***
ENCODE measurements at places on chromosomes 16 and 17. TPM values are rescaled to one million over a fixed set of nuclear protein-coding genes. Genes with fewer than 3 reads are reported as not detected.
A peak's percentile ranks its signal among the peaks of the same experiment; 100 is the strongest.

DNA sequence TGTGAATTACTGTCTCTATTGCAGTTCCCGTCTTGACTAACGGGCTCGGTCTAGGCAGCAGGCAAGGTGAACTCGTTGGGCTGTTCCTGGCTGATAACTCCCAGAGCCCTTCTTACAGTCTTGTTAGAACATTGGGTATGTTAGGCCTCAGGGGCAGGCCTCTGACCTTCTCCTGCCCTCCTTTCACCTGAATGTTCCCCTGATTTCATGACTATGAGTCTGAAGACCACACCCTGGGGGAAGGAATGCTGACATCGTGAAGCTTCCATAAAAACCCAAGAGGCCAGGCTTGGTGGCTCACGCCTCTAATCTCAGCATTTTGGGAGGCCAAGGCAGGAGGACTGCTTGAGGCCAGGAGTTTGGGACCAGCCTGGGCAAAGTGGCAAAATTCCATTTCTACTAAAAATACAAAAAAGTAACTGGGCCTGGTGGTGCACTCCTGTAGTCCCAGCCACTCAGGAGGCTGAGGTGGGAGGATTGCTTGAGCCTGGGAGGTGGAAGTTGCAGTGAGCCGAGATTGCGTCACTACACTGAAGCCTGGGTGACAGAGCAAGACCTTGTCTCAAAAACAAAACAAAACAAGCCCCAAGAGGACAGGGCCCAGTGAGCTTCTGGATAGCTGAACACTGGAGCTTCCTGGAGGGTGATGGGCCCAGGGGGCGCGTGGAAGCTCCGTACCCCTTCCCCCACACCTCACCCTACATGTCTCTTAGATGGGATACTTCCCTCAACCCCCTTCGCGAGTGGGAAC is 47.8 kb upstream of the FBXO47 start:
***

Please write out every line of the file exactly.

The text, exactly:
ENCODE measurements at places on chromosomes 16 and 17. TPM values are rescaled to one million over a fixed set of nuclear protein-coding genes. Genes with fewer than 3 reads are reported as not detected.
A peak's percentile ranks its signal among the peaks of the same experiment; 100 is the strongest.

DNA sequence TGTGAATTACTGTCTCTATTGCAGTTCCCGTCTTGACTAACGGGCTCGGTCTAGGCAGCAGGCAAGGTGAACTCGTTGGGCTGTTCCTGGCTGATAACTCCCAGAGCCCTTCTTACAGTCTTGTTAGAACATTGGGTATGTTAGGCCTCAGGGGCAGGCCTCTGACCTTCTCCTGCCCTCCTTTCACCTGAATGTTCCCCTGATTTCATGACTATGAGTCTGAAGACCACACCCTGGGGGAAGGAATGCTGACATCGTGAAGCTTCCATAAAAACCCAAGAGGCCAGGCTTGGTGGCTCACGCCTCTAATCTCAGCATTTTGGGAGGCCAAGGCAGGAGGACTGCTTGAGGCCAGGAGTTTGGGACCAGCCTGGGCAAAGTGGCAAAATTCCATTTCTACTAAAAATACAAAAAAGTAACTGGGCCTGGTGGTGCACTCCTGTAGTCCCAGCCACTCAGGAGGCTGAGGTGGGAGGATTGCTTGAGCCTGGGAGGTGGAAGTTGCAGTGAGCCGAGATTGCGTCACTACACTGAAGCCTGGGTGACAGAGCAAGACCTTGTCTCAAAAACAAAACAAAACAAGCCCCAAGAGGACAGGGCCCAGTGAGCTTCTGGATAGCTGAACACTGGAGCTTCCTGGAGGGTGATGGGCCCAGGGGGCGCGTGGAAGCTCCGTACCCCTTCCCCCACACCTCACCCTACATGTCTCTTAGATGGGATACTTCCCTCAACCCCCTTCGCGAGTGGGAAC is 47.8 kb upstream of the FBXO47 start: